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The Dallas Morning News thinks citizens who own guns legally should be given "deference" by the cops. The paper's editorial page doesn't explain how cops know a gun is legal.EXPAND
The Dallas Morning News thinks citizens who own guns legally should be given "deference" by the cops. The paper's editorial page doesn't explain how cops know a gun is legal.
Martin Jones/MOD Wikipedia

Morning News Says Cops Should ‘Defer’ to Gun Owners. They’re Totally Nuts.

The Dallas Morning News editorial page took a blindfolded backward step off the diving board Monday in an editorial asserting that police have an “obligation of deference” to armed homeowners in terms of who may shoot first.

As its predicate for this insane suggestion, the paper exploits the horrible case of Atatiana Jefferson, who was shot to death in her own home Oct. 12 by a Fort Worth cop in a catastrophe that should never have happened. Jefferson was at home in the wee hours playing video games with an 8-year-old nephew when police showed up in response to a dispatch for an “open structure,” which could have meant a break-in.

Police did not announce themselves. The nephew told police later that her aunt heard noises outside and pointed a gun at the window. A police officer outside that window shot and killed her.

The paper said this in its editorial: “Some might argue that the cop saw a gun and therefore that should partially explain his actions. We see it differently. As supporters of the Second Amendment and the individual right to self-defense (within reason), we support Jefferson’s right and decision to have a gun (for which she reportedly had a license) and any decision to arm herself as she checked the backyard.”

The broken logic is here: There is no connection or relationship between the possible (and as yet undetermined) role Jefferson’s gun may have played in what happened and Jefferson’s right to have that gun. If the officer saw her gun, he didn’t shoot her because he thought she had no right to have a gun.

The paper says, “America is unique in that, here, law-abiding citizens are afforded rights of self-defense, of protecting ourselves in recognition that the authorities cannot always stand between those with evil intentions and innocent lives.” I don’t think I have an argument with that.

But then paper says this: “It’s not too early to say that Jefferson did not have an obligation of deference to an unidentified person skulking around her backyard. There was, however, an obligation of deference. In this case, it was (the police officer) who had an obligation to be deferential to Atatiana Jefferson’s rights.”

Whoever wrote this editorial must have skipped school in college on the day his or her instructor was explaining “Leviathan,” a seminal work on this topic by the 17th-century English philosopher and scientist, Thomas Hobbes. The topic is violence and who or what has a right to use violence legally.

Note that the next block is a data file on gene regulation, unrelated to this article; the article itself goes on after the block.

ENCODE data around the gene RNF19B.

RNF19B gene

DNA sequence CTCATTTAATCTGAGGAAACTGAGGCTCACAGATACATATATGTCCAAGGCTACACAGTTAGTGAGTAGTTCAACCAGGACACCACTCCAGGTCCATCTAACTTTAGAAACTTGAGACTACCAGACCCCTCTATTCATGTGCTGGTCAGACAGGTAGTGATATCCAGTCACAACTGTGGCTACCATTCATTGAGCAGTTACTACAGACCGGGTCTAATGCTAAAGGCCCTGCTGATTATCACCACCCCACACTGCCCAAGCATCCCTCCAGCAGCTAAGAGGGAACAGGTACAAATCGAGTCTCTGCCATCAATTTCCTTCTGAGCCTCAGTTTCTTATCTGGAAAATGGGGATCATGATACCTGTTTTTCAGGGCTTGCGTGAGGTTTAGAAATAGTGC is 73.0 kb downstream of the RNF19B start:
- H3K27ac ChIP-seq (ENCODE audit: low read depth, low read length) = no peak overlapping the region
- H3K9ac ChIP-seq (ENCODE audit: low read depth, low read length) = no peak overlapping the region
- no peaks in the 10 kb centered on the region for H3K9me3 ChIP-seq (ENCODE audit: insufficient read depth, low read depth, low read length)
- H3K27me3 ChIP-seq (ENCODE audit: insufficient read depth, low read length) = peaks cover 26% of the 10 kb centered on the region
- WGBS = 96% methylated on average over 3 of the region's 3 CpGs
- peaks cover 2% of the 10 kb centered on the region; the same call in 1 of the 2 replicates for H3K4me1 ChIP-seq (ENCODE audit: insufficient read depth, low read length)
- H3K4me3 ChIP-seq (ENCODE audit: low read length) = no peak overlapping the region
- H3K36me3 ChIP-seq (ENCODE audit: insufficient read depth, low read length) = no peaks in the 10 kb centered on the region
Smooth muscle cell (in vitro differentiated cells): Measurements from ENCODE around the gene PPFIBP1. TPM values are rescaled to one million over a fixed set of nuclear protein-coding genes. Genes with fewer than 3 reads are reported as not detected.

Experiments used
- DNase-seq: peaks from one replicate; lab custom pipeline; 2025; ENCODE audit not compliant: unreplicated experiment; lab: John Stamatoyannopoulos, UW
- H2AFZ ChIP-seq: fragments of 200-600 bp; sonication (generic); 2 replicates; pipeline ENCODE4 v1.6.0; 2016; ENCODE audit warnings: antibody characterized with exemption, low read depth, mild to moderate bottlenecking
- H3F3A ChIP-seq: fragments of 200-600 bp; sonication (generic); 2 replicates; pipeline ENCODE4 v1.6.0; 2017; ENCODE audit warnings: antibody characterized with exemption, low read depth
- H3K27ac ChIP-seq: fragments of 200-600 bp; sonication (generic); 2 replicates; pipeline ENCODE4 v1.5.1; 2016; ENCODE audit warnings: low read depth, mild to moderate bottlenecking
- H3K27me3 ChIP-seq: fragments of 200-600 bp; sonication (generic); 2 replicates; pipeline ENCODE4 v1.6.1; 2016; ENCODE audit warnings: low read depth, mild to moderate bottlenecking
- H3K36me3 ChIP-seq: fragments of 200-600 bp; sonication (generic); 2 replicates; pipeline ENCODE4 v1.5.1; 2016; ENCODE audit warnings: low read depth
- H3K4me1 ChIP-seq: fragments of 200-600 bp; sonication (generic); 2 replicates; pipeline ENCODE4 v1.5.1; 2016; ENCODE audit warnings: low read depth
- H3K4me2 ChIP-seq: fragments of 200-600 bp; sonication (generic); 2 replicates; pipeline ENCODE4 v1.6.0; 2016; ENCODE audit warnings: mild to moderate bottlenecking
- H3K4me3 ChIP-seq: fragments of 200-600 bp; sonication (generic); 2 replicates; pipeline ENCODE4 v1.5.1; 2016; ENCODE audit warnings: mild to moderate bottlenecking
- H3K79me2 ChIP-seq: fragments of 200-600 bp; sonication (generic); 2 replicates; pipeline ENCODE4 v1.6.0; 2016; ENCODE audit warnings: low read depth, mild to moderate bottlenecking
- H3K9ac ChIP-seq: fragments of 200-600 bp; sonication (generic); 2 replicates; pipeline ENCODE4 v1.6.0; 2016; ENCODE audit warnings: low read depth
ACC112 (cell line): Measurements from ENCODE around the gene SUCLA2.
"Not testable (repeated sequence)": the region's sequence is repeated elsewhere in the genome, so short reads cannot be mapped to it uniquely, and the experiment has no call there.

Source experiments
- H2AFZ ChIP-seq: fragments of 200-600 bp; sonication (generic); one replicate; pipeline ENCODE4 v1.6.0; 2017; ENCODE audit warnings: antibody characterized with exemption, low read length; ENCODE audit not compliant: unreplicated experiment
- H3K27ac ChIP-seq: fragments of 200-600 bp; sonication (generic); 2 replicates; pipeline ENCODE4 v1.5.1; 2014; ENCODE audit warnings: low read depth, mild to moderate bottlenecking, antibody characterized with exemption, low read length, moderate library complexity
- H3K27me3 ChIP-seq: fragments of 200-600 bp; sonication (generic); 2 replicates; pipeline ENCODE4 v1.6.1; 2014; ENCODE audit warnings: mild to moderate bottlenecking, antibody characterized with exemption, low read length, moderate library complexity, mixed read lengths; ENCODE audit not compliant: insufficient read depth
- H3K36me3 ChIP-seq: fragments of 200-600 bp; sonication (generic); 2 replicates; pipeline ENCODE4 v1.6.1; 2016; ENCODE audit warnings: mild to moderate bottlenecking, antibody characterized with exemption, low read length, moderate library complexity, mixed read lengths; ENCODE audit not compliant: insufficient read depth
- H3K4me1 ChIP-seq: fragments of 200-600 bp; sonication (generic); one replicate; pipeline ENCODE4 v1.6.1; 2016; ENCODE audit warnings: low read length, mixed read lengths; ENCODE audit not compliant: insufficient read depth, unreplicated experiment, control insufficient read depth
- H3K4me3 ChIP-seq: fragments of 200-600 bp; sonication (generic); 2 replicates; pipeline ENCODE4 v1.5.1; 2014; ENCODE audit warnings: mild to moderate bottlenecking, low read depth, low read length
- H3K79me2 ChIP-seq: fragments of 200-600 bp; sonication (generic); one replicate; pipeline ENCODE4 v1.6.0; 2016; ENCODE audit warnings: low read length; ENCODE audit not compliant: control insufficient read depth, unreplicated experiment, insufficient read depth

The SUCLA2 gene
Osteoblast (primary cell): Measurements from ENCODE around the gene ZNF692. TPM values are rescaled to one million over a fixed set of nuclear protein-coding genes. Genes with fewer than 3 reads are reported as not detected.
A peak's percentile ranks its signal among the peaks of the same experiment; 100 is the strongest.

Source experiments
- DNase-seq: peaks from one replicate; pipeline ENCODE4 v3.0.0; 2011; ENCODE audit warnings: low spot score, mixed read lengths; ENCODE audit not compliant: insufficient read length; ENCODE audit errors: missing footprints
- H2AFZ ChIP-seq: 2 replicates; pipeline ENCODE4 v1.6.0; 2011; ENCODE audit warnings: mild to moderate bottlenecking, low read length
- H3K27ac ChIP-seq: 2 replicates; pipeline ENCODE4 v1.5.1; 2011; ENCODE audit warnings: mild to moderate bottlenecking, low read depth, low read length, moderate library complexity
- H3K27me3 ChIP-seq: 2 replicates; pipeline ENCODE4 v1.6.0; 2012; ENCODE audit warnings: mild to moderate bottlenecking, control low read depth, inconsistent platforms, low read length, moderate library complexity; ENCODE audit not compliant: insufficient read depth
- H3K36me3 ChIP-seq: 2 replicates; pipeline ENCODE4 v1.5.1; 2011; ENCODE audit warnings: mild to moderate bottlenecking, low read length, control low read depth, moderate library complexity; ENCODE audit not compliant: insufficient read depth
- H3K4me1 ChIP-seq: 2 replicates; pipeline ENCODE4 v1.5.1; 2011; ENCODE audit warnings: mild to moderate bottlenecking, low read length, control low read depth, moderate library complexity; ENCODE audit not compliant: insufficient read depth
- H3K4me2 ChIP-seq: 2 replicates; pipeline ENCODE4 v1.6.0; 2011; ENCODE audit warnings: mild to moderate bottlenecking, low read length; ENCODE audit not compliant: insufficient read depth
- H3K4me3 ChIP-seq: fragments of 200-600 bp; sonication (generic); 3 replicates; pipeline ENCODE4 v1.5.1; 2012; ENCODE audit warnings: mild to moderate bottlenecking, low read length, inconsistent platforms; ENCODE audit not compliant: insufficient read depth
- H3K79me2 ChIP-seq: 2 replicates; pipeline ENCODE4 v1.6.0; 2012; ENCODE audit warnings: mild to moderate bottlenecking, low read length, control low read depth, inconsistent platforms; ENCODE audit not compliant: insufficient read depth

Hobbes said only the state has a “monopoly of violence.” Since Hobbes, no thinker important to the laws of this nation has questioned his basic premise, though some have pointed to exceptions, mainly in the area of self-defense, which is what Atatiana Jefferson would have been doing if it turns out to be true she pointed her gun out the window and the cop saw it.

Her story is legitimately and painfully difficult. She was an upstanding citizen in her own home, doing no harm. The police did not announce themselves, so she had no way of knowing who was making prowling noises outside her window. The police officer has been charged with murder. The issues in this case will go to a jury, where they belong.

I guess the Morning News thinks twisting the issues and hammering the logic here is a way for the paper to display its distress over Jefferson’s death. I think it’s a grotesque way to remember her and a garish exploitation.

But the more important thing is that the truth is exactly the opposite of what the paper suggests. It is the citizen gun owner who has an obligation of deference to the police. Always.

I’m not talking about Jefferson. She had no way of knowing the figure outside her window was a cop. That goes to the jury. I’m talking about you and me in a situation where we know the cops are on the scene.

Then it’s entirely on us, the citizen gun owners, not to go out on the porch and get ourselves shot to death by showing a gun. And this isn’t just a legal argument. However unwittingly, the News’ editorial page walks straight into one of the most egregious cultural and moral errors of our times, a plague of bad thinking.

In these times, it is neither benign nor without larger significance to suggest that the government’s right to exert violence is somehow subordinate to the individual’s. By proposing a doctrine of “deference” owed by police to citizen gun-toters, the News flatters the whole phenomenon of camo-wearing, over-the-hill, arm-chair commandos preparing for their unlikely one-man show-downs with the federal government.